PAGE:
Need Stimulus Like The Scrapping Bonus
Need Stimulus Like The Scrapping Bonus

Video: Need Stimulus Like The Scrapping Bonus

Video: Need Stimulus Like The Scrapping Bonus
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BMW Motorrrad had to accept a minus of 18 percent in the first quarter. In an interview with Autogazette, motorcycle boss Hendrik von Kuenheim talks about dwindling markets, sales expectations for 2009 and the terrible word discount.

The global financial and economic crisis has also hit BMW's motorcycle division. In the first quarter of this year, the company was only able to sell 17,232 machines. Compared to the same period of the previous year, a decrease of 18 percent. “We do not yet have the April figures from overseas, but this month has not turned the trend. We still have a double-digit minus,”said BMW motorcycle boss Hendrik von Kuenheim in an interview with Autogazette.

Slump in the home market

The slump in sales on the home market of Germany was particularly drastic at around 35 percent. «The German motorcycle market has been moving downwards for years. There is no such development in any other European market. Especially among young people, the motorcycle is in competition with many other activities,”said von Kuenheim.

April did not change the trend


Autogazette: Mr. von Kuenheim, the sales crisis has now hit BMW-Motorrad too. In the first quarter you had to accept a decrease of 18 percent with 17,323 motorcycles sold. Did the all-important April turn the trend around?

Hendrik von Kuenheim: No. We do not yet have the April figures from overseas, but this month has not turned the trend. We still have a double digit minus.

Autogazette: In December you didn't want to hear about the crisis. Did you misjudge the market development?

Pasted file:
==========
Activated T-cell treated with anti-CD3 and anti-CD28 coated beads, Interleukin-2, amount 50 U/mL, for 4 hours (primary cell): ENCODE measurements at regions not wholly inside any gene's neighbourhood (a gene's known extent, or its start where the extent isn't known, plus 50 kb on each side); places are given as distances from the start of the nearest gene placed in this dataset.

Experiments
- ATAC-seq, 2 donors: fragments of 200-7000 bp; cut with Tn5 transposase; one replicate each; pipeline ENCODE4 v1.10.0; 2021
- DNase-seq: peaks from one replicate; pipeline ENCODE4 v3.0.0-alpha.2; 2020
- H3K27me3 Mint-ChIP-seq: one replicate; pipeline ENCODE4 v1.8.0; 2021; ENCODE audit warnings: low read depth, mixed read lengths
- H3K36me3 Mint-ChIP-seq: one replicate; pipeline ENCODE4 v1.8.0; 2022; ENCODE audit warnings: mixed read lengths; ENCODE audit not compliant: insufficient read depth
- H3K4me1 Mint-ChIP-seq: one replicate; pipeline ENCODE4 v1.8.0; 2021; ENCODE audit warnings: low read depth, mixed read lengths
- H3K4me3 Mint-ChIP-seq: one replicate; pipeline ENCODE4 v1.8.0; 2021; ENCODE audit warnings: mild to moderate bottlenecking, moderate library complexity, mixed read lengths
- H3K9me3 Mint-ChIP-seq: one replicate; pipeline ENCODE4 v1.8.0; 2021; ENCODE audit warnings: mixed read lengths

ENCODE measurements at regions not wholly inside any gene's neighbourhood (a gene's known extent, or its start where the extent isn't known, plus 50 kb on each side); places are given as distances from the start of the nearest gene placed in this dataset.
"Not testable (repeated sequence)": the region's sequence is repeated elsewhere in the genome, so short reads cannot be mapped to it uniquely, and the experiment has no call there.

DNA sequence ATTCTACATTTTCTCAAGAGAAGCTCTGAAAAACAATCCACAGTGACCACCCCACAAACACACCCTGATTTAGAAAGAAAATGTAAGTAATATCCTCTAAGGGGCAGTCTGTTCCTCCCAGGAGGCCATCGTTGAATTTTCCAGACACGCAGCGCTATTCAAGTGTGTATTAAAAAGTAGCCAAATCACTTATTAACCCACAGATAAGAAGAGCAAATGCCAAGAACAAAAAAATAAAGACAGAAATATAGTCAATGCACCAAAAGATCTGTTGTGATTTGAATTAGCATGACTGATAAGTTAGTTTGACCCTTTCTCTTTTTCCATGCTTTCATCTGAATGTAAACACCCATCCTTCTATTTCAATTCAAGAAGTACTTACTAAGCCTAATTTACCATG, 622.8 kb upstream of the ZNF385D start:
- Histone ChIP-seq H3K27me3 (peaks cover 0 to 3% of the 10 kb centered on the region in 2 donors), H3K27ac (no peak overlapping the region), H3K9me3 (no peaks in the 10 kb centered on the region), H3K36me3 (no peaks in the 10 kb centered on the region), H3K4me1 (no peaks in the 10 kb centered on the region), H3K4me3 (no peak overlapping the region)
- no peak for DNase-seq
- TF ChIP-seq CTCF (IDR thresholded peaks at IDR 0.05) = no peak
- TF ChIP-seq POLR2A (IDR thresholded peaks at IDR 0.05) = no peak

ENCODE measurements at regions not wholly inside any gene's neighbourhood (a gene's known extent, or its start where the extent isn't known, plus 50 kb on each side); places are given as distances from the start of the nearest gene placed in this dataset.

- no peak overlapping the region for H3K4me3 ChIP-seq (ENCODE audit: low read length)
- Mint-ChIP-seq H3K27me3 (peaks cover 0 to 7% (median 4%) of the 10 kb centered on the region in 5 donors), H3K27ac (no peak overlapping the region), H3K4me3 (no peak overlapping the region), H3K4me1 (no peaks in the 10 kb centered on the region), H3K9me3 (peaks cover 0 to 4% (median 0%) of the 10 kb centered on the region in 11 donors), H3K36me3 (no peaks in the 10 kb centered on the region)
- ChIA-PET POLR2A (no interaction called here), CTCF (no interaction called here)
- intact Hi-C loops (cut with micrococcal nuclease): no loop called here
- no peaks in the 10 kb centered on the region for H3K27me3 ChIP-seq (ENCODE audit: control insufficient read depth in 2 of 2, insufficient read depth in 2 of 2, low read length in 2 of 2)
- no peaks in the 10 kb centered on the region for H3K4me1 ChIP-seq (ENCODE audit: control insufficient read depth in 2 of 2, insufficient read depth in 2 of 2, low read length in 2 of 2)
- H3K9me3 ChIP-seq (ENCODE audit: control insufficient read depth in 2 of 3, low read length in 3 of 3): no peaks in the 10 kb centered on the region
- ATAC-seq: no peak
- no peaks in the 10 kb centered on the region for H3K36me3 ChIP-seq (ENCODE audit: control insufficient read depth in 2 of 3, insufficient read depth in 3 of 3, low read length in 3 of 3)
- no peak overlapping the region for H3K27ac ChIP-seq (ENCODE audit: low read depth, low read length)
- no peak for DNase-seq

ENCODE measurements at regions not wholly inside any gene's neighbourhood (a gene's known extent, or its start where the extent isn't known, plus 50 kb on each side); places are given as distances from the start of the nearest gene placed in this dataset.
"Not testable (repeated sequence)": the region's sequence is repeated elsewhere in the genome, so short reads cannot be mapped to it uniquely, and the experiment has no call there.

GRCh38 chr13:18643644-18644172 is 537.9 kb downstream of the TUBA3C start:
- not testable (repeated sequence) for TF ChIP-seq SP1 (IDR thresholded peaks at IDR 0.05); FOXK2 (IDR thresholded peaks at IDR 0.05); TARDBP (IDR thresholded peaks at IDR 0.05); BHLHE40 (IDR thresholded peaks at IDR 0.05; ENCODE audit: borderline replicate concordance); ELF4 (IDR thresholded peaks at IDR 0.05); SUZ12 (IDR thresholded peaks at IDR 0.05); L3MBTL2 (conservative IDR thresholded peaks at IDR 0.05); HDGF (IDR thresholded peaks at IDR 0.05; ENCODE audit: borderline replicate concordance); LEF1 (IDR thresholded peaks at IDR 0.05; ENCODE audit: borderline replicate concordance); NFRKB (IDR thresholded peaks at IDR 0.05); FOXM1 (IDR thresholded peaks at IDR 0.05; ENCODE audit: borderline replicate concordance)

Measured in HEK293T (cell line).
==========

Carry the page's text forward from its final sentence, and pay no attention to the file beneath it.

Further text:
Kuenheim:Nobody was able to correctly assess the effects of the financial and economic crisis, I have always emphasized that. Even now, I don't trust myself to predict when it will end. But things are going better in some markets, for example overseas. In the USA we have a special

boomAutogazette: … which, however, is at a low level…

Kuenheim: … yes, but if you are slightly in the plus and the market is at the same time falling by an average of 30 percent or more, then that's one thing phenomenal performance.

Driving license is exorbitantly expensive

Autogazette: You were hit particularly hard by the slump in southern Europe, otherwise a guarantee for good sales figures.

Kuenheim: Indeed. In Spain, for example, the overall market for machines over 500 cc has collapsed by 78 percent. And Spain is the third largest motorcycle market after Italy and Germany.

Autogazette: In Germany, BMW's minus is around 35 percent. Is this drastic decline in the home market particularly painful?

Kuenheim: The German motorcycle market has been moving down for years. There is no such development in any other European market. Especially among young people, the motorcycle is in competition with many other activities.

Autogazette:Perhaps riding a motorcycle has just become too expensive, which starts with the driver's license.

Kuenheim: Sure, it's exorbitantly expensive. You have to spend between 1500 and 2000 euros for this, depending on the region. In Portugal, you can do that for a tenth of the money. Motorcycling in Germany is made unnecessarily difficult by the legislature and the driving school associations.

Tax number over 90,000 units


Autogazette: In the previous year you were able to sell almost 102,000 motorcycles, which corresponds to a minus of 0.8 percent compared to 2007. What do you expect this year ?

Kuenheim: I'm an optimist, for me the glass is always half full. After the first three months of the year, I assume that there will be sunshine again at some point. I hope that the minus at the end of the year will only be twelve to 14 percent.

Autogazette: So you are calculating with sales of around 90,000 units?

Kuenheim: We are currently heading for a number of just over 90,000 units.

Autogazette:Due to the slump in sales, you are sending the employees at the BMW motorcycle factory in Berlin-Spandau on short-time work from May 26th to 29th. Is this week enough to face the crisis?

Kuenheim: It's difficult to judge from today's perspective. But we already planned continuous closings for the summer and autumn holidays in January. They will certainly take a lot of pressure off the production side. And we use the time to carry out renovation and maintenance work.

No plans for downsizing


Autogazette: You employ 2000 people in Berlin. Are their jobs safe?